Let us know what you think is most important in the next superintendent.  Select responses will be published.

Asking the candidates

How to win over Northwest Side voters: Chicago aldermen candidates hone in on high school plans

PHOTO: Cassie Walker Burke / Chalkbeat Chicago
An audience member holds up a green sign showing support at a forum for Northwest side aldermanic candidates. The forum was sponsored by the Logan Square Neighborhood Association.

The residents filing into the auditorium of Sharon Christa McAuliffe Elementary School Friday wanted to know a few key things from the eager aldermanic candidates who were trying to win their vote.

People wanted to know which candidates would build up their shrinking open-enrollment high schools and attract more students to them.

They also wanted specifics on how the aldermen, if elected, would coax developers to build affordable housing units big enough for families, since in neighborhoods such as Logan Square and Hermosa, single young adults have moved in, rents have gone up, and some families have been pushed out.

As a result, some school enrollments have dropped.

Organized by the Logan Square Neighborhood Association, Friday’s event brought together candidates from six of the city’s most competitive aldermanic races. Thirteen candidates filled the stage, including some incumbents, such as Aldermen Proco “Joe” Moreno (1st  Ward), Carlos Ramirez-Rosa (35th Ward), and Milly Santiago (31st Ward).

They faced tough questions — drafted by community members and drawn at random from a hat — about bolstering high school enrollment, recruiting more small businesses, and paving the way for more affordable housing.

When the audience members agreed with their positions, they waved green cards, with pictures of meaty tacos. When they heard something they didn’t like, they held up red cards, with pictures of fake tacos.

Red cards weren’t raised much. But the green cards filled the air when candidates shared ideas for increasing the pull of area open-enrollment high schools by expanding dual-language programs and the rigorous International Baccalaureate curriculum.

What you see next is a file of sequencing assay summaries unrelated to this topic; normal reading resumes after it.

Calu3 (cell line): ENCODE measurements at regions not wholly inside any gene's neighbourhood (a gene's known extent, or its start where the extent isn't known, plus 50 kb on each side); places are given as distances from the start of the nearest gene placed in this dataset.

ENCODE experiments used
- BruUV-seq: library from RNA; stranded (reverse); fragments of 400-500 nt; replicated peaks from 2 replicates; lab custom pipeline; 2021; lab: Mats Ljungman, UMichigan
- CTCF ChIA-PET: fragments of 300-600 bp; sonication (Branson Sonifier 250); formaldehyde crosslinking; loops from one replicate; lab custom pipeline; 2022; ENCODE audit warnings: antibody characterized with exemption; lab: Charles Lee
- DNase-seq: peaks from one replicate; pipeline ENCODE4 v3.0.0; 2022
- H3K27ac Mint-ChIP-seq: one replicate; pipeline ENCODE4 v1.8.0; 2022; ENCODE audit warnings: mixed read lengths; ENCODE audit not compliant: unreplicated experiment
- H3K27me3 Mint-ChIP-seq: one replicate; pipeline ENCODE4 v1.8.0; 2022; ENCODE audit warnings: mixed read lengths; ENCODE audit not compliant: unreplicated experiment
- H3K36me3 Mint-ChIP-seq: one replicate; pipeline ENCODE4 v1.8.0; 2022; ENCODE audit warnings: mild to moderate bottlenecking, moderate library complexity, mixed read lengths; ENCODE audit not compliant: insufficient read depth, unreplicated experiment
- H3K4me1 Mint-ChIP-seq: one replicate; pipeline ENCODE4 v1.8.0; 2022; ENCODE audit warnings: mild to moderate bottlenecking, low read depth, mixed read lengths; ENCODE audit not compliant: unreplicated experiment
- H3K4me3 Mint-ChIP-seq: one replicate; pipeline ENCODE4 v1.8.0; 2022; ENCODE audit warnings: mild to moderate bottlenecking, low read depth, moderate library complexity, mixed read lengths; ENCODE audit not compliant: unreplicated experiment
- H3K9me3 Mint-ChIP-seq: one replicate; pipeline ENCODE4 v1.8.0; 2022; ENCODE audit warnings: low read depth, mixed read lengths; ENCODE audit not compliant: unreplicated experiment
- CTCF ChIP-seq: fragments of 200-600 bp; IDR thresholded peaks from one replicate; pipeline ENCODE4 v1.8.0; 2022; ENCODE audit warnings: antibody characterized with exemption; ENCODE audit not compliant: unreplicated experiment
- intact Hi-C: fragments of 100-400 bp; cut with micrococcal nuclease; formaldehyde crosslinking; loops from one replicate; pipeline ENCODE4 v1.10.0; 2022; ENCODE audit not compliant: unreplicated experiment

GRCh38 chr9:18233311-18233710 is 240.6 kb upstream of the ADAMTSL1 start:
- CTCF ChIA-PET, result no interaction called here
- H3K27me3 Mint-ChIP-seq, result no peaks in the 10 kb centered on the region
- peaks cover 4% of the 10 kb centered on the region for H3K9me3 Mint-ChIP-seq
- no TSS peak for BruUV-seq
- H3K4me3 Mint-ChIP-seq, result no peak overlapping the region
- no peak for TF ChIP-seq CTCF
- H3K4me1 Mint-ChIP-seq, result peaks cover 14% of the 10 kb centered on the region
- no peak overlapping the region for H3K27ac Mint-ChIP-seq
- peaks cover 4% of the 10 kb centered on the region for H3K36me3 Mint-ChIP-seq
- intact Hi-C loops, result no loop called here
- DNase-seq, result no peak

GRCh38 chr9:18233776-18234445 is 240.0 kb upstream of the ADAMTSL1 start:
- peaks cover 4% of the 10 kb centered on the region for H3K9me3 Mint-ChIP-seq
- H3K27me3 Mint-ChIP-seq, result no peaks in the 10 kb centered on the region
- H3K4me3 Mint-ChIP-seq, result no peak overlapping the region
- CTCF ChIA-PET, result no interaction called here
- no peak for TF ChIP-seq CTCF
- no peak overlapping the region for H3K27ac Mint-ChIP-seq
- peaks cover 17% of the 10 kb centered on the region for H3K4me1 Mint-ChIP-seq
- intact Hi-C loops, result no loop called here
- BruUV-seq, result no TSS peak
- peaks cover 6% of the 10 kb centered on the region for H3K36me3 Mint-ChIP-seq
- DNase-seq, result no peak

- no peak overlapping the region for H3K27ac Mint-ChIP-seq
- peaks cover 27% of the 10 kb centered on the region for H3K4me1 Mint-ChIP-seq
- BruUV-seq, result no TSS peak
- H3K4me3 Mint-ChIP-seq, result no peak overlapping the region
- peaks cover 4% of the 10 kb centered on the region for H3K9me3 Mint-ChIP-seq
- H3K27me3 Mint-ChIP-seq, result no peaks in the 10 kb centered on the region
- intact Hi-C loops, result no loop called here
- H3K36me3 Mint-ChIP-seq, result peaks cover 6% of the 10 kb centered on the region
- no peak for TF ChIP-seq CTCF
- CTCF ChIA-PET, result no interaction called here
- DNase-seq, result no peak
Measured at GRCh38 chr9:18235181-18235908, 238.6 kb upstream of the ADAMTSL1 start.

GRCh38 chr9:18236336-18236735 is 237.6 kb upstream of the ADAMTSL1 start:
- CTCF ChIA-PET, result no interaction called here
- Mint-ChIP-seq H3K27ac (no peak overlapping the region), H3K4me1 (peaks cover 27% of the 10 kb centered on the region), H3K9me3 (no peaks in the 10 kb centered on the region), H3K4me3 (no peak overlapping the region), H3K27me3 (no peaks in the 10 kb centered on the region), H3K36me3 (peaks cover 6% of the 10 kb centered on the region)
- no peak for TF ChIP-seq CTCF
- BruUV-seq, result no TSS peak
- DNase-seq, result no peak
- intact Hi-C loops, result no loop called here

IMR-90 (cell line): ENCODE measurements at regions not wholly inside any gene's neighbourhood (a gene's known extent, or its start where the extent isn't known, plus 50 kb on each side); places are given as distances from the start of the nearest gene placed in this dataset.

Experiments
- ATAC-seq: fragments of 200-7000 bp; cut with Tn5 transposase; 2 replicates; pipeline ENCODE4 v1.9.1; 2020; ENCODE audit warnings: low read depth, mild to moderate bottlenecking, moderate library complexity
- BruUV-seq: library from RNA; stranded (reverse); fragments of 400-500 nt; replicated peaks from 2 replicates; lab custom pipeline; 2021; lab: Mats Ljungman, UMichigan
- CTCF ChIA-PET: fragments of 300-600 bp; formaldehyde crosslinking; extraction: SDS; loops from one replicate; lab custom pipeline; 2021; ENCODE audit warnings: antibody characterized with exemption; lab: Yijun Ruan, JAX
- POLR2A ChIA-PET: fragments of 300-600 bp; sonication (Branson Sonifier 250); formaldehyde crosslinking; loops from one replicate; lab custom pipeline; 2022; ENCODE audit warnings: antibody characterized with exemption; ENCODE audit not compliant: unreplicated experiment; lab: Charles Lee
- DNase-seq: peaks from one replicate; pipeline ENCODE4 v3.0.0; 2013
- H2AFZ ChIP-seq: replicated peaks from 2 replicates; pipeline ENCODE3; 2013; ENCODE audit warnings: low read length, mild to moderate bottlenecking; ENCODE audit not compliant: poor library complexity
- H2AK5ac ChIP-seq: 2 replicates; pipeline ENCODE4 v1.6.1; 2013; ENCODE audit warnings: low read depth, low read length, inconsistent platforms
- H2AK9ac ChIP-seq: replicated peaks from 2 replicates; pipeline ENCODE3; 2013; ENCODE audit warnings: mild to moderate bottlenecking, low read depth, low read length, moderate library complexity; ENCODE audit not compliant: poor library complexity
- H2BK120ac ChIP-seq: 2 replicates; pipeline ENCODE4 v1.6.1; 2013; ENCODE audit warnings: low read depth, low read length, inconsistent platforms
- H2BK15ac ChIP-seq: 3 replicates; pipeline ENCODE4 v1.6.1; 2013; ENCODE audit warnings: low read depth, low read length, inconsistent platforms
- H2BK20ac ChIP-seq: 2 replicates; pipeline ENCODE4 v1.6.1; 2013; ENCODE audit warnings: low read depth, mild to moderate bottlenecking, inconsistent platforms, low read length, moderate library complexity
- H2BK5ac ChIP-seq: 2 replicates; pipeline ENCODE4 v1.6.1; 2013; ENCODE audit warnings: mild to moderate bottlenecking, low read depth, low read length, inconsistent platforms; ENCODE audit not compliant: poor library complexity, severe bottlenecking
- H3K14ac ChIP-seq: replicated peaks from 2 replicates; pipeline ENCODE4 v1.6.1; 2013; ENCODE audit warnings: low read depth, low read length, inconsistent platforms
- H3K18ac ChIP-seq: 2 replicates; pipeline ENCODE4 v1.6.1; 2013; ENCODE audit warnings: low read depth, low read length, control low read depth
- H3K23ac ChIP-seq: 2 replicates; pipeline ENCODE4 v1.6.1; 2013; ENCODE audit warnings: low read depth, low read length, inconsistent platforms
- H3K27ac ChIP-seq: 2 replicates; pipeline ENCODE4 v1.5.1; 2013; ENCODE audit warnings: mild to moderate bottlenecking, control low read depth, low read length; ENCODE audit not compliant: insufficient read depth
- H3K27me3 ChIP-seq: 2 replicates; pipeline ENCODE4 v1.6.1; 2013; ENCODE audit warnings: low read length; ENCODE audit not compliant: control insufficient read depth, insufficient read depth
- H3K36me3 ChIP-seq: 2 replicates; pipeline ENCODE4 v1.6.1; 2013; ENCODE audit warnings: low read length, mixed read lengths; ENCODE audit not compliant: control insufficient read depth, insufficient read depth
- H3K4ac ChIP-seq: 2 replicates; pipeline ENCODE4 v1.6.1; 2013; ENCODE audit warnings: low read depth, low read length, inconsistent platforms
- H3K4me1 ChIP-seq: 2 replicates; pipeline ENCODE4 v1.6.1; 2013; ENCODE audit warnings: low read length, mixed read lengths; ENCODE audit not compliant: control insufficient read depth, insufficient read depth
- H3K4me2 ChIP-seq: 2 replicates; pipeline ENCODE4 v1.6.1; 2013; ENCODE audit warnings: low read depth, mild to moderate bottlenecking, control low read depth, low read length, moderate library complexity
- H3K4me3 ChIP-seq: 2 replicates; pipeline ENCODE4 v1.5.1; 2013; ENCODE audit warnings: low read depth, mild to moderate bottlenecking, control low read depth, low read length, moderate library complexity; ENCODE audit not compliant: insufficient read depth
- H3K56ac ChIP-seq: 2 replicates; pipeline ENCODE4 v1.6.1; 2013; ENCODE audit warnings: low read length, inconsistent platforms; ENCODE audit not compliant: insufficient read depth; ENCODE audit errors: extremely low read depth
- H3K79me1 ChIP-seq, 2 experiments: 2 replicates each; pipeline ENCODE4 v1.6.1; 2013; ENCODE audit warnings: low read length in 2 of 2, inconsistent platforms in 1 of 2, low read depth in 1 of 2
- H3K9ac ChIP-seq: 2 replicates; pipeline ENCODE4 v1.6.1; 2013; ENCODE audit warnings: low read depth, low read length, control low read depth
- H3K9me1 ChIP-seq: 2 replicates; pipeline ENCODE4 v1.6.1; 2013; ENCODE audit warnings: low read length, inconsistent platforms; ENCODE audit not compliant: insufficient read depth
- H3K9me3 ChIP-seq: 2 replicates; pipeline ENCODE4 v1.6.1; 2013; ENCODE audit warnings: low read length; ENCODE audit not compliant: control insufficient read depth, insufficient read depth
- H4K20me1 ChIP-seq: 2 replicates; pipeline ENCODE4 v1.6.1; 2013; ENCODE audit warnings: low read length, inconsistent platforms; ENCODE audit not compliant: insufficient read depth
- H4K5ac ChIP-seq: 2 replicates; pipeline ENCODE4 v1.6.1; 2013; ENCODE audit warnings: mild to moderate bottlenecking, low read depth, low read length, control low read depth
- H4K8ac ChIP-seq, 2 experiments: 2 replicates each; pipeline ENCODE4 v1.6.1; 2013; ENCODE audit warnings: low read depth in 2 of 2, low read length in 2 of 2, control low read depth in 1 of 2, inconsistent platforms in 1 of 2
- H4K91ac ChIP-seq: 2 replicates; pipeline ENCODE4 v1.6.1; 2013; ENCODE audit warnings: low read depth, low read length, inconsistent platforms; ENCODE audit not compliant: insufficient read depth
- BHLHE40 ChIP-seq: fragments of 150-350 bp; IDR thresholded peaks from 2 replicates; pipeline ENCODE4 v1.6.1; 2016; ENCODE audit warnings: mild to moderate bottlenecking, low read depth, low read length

Related: Can a program designed for British diplomats fix Chicago schools? 

“We want our schools to be dual language so people of color can keep their roots alive and keep their connections with their families,” said Rossana Rodriguez, a mother of a Chicago Public Schools’ preschooler and one of challengers to incumbent Deb Mell in the city’s 33rd Ward.  

Mell didn’t appear at the forum, but another candidate vying for that seat did: Katie Sieracki, who helps run a small business. Sieracki said she’d improve schools by building a stronger feeder system between the area’s elementary schools, which are mostly K-8, and the high schools.

“We need to build bridges between our local elementary schools and our high schools, getting buy-in from new parents in kindergarten to third grade, when parents are most engaged in their children’s education,” she said.

Sieracki said she’d also work to design an apprenticeship program that connects area high schools with small businesses.

Green cards also filled the air when candidates pledged to reroute tax dollars that are typically used for developer incentives for school improvement instead.

At the end of the forum, organizers asked the 13 candidates to pledge to vote against new tax increment financing plans unless that money went to schools. All 13 candidates verbally agreed.

Aldermen have limited authority over schools, but each of Chicago’s 50 ward representatives receives a $1.32 million annual slush fund that be used for ward improvements, such as playgrounds, and also can be directed to education needs. And “aldermanic privilege,” a longtime concept in Chicago, lets representatives give the thumbs up or down to developments like new charters or affordable housing units, which can affect school enrollment.

Related: 7 questions to ask your aldermanic candidates about schools

Aldermen can use their position to forge partnerships with organizations and companies that can provide extra support and investment to local schools.

A January poll showed that education was among the top three concerns of voters in Chicago’s municipal election. Several candidates for mayor have recently tried to position themselves as the best candidate for schools in TV ads.